Jesus left that place and went away to the district of Tyre and Sidon. Just then a Canaanite woman from that region came out and started shouting, “Have mercy on me, Lord, Son of David; my daughter is tormented by a demon.” But he did not answer her at all. And his disciples came and urged him, saying, “Send her away, for she keeps shouting after us.” He answered, “I was sent only to the lost sheep of the house of Israel.”
But she came and knelt before him, saying, “Lord, help me.” He answered, “It is not fair to take the children’s food and throw it to the dogs.” She said, “Yes, Lord, yet even the dogs eat the crumbs that fall from their masters’ table.” Then Jesus answered her, “Woman, great is your faith! Let it be done for you as you wish.” And her daughter was healed instantly.
New Revised Standard Version, copyright 1989, by the National Council of the Churches of Christ in the United States of America. Used by permission. All rights reserved. USCCB approved. http://www.usccb.org/bible/approved-translations
Earlier this summer I heard Sr. Simone Campbell, SSS, (of Nuns on the Bus fame) interviewed on the radio program On Being with Krista Tippett. The title was ”How to be Spiritually Bold.” She talked about how the experience of the bus tour came to be, her appreciation of the community created with all kinds of people, and her desire to be inclusive of “the 100%.” In dialogue with those we might refer to as people of means and influence, Sr. Simone discovered that “having curiosity to see [each other’s] perspective allows for finding new solutions. … How could I leave you out if I’ve heard your story? I can’t.”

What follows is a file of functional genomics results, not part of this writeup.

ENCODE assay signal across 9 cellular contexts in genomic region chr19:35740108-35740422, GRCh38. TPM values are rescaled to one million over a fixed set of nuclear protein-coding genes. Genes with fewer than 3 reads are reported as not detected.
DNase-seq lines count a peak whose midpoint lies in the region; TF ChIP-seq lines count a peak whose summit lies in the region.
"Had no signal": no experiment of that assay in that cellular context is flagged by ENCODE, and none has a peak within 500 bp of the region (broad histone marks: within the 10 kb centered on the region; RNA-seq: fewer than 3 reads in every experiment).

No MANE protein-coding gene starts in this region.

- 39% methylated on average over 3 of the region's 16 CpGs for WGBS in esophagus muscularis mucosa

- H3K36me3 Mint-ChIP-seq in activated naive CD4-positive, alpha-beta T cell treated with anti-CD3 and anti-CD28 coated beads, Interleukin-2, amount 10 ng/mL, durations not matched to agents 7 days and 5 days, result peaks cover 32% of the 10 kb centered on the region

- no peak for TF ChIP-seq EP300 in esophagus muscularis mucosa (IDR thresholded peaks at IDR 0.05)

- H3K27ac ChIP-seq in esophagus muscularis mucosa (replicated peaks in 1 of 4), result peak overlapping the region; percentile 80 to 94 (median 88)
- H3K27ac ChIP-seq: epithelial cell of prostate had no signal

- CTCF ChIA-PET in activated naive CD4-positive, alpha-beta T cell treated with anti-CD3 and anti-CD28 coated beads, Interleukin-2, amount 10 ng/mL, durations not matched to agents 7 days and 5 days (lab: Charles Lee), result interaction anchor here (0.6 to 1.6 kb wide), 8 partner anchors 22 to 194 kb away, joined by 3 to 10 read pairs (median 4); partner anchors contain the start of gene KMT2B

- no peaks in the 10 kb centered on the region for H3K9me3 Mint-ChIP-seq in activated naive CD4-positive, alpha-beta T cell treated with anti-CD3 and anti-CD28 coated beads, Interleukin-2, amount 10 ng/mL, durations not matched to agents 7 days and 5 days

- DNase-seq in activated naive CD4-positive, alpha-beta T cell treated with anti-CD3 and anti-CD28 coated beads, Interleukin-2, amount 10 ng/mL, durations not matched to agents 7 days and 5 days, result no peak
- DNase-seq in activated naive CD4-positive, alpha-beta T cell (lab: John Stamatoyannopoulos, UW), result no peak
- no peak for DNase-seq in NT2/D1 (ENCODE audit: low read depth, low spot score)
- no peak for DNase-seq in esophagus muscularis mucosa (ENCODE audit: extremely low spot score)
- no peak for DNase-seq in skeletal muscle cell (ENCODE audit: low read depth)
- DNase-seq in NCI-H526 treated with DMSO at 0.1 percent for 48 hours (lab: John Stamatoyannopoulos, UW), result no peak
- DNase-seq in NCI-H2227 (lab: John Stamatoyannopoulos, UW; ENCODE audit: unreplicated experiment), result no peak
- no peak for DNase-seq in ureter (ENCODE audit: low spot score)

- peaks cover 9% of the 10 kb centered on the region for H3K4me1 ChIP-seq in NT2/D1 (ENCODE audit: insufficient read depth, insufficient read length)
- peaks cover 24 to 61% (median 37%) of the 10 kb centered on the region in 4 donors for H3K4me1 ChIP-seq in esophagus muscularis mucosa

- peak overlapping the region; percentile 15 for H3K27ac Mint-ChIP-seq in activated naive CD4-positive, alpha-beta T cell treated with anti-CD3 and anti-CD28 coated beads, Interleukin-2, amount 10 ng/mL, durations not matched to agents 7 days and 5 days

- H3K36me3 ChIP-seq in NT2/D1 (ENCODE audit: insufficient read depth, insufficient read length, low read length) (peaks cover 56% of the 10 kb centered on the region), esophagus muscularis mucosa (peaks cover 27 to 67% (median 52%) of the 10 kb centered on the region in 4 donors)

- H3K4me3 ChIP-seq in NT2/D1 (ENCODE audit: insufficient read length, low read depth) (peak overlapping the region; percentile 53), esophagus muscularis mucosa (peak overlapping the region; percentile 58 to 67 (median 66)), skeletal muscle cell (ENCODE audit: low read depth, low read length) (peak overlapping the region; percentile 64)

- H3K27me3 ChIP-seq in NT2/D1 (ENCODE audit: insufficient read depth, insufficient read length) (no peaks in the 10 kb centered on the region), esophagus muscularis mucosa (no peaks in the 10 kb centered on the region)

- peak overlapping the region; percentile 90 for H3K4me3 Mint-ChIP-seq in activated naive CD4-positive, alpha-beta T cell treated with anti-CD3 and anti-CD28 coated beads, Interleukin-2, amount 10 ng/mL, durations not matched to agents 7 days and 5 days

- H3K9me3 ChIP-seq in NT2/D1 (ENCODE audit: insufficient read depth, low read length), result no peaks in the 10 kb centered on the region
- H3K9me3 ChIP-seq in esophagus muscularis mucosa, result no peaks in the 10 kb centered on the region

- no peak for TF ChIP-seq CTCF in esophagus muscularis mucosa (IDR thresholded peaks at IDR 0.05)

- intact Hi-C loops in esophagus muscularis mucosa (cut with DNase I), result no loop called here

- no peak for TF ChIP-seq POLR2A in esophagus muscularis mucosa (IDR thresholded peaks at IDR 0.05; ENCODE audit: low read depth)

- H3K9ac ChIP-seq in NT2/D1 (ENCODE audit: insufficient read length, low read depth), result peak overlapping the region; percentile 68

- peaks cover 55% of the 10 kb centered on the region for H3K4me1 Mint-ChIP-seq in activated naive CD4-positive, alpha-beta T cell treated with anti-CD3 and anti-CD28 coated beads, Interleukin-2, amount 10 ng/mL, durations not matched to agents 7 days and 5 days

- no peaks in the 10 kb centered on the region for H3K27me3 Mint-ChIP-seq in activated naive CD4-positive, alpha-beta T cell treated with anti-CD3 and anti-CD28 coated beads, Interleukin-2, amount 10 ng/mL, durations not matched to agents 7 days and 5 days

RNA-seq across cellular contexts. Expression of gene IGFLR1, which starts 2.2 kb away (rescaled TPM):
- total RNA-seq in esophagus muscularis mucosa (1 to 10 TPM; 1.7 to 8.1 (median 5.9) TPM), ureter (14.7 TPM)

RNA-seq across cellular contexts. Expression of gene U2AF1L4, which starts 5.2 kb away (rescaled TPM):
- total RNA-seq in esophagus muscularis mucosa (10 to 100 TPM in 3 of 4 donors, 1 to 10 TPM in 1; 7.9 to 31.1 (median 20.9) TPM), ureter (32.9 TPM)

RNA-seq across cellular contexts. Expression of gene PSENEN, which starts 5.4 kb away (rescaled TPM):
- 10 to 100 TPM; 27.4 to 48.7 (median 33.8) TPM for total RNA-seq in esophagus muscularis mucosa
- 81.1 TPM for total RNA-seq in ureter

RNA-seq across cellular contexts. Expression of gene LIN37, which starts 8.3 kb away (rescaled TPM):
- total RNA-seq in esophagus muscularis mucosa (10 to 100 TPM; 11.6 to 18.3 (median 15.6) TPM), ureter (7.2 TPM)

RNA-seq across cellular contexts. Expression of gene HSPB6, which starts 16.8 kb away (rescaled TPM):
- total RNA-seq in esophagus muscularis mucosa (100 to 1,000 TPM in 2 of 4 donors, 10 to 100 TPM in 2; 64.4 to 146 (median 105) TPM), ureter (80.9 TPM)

The first reading told us that Canaanites were a “fierce” people. This woman wasn’t taking “no” for an answer and her persistence probably went on for at least an hour. We don’t hear all of her story, missing details of her circumstances, the impact of daughter’s condition on their family, the other healers and remedies they had tried. The woman’s spiritual boldness expanded Jesus’ vision of his mission. She didn’t ask for healing from a spirit of entitlement, rather a spirit of humility, faith in Jesus and a deep desire for her daughter’s healing. He couldn’t leave her out. She was bold enough to speak. He was bold enough to listen and allow his heart and mind to be changed.
Whom do I need to speak up for today? Whom do I need to listen with an open heart and mind?
—Jenene Francis is the provincial assistant for pastoral ministries for the Chicago-Detroit and Wisconsin provinces of the Society of Jesus.
Good communication helps us to grow closer, to know one another better, and ultimately to grow in unity. The walls which divide us can be broken down only if we are prepared to listen and learn from one another. We need to resolve our difference through forms of dialogue which help us grow in understanding and mutual respect. A culture of encounter demands that we be ready not only to give, but also to receive.
—from “Message from Pope Francis for the 48th World Communication Day,” January 24, 2014